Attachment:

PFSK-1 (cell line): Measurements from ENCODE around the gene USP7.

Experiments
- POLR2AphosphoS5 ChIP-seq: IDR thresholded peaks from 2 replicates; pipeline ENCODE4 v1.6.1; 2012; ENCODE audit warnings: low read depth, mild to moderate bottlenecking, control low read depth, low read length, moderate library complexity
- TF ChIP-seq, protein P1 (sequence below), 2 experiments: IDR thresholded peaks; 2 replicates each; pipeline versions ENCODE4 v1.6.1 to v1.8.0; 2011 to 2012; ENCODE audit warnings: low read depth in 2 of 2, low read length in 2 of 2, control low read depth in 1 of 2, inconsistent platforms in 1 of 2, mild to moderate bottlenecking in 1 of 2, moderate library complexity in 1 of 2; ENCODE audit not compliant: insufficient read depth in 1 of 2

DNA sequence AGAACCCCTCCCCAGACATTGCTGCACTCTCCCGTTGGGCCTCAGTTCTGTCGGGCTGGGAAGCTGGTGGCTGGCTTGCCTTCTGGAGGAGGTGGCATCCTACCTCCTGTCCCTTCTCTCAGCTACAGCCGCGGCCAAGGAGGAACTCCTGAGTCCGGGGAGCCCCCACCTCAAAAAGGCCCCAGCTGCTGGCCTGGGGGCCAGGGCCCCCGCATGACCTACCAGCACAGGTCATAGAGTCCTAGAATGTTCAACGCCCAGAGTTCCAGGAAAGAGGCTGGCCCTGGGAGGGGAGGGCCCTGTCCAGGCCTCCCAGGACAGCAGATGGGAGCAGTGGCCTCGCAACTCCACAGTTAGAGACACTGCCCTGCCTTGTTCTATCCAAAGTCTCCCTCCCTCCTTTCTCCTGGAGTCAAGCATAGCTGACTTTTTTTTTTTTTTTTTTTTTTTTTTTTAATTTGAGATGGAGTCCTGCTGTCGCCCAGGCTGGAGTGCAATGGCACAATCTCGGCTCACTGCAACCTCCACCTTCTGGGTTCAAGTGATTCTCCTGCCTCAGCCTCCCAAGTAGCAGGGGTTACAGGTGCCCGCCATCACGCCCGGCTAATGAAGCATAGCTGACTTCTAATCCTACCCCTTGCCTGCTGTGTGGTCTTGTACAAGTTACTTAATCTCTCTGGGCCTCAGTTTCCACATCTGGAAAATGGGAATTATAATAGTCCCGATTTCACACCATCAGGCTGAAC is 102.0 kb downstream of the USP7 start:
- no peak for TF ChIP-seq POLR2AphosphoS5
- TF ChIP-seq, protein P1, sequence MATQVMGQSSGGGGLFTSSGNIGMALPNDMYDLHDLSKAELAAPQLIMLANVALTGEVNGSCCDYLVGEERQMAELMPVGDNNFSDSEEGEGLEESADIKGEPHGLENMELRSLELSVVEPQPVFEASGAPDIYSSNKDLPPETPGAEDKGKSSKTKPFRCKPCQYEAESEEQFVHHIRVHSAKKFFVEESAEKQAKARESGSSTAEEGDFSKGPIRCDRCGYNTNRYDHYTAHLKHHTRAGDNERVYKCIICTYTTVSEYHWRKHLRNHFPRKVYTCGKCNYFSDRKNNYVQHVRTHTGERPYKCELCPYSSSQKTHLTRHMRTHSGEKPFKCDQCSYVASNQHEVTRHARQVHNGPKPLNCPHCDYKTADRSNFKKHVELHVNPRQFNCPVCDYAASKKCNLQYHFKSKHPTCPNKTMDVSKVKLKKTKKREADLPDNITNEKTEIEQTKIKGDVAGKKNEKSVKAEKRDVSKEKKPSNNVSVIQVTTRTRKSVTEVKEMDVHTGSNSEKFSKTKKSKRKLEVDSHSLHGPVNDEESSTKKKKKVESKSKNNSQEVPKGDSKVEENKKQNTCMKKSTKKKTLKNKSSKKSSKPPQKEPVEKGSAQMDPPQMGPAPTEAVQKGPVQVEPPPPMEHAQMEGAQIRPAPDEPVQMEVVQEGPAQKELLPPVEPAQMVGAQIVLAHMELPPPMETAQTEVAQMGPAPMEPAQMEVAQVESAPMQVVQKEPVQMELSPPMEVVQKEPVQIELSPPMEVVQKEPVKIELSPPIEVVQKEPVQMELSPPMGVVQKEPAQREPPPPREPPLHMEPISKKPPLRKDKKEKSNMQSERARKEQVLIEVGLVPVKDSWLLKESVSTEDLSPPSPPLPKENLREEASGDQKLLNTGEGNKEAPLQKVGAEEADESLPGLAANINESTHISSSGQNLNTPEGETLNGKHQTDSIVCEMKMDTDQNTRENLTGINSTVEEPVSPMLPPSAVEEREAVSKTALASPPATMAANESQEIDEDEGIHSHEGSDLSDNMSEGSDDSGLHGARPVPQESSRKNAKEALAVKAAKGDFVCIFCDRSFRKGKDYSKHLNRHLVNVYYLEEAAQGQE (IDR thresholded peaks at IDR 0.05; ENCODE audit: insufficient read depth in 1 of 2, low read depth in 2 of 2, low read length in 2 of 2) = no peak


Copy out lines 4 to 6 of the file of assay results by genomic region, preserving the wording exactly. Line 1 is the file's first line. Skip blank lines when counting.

- TF ChIP-seq, protein P1 (sequence below), 2 experiments: IDR thresholded peaks; 2 replicates each; pipeline versions ENCODE4 v1.6.1 to v1.8.0; 2011 to 2012; ENCODE audit warnings: low read depth in 2 of 2, low read length in 2 of 2, control low read depth in 1 of 2, inconsistent platforms in 1 of 2, mild to moderate bottlenecking in 1 of 2, moderate library complexity in 1 of 2; ENCODE audit not compliant: insufficient read depth in 1 of 2

DNA sequence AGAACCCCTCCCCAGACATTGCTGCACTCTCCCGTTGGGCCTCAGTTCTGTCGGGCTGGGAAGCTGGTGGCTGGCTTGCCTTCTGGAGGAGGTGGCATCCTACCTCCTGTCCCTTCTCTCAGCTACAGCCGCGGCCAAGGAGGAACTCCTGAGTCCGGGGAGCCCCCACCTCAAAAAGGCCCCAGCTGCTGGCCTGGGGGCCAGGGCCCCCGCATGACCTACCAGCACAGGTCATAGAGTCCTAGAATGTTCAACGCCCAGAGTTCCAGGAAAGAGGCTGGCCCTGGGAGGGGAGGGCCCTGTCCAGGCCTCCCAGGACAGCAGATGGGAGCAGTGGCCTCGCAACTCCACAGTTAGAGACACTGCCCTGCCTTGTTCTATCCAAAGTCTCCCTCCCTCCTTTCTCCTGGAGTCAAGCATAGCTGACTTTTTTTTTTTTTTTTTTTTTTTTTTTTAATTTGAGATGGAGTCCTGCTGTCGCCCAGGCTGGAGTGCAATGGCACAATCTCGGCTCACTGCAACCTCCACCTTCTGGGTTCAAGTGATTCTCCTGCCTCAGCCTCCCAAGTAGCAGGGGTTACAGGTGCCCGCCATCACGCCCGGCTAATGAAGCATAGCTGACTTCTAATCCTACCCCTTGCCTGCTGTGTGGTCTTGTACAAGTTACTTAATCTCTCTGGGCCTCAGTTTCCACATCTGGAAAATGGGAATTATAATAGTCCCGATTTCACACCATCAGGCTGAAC is 102.0 kb downstream of the USP7 start:
- no peak for TF ChIP-seq POLR2AphosphoS5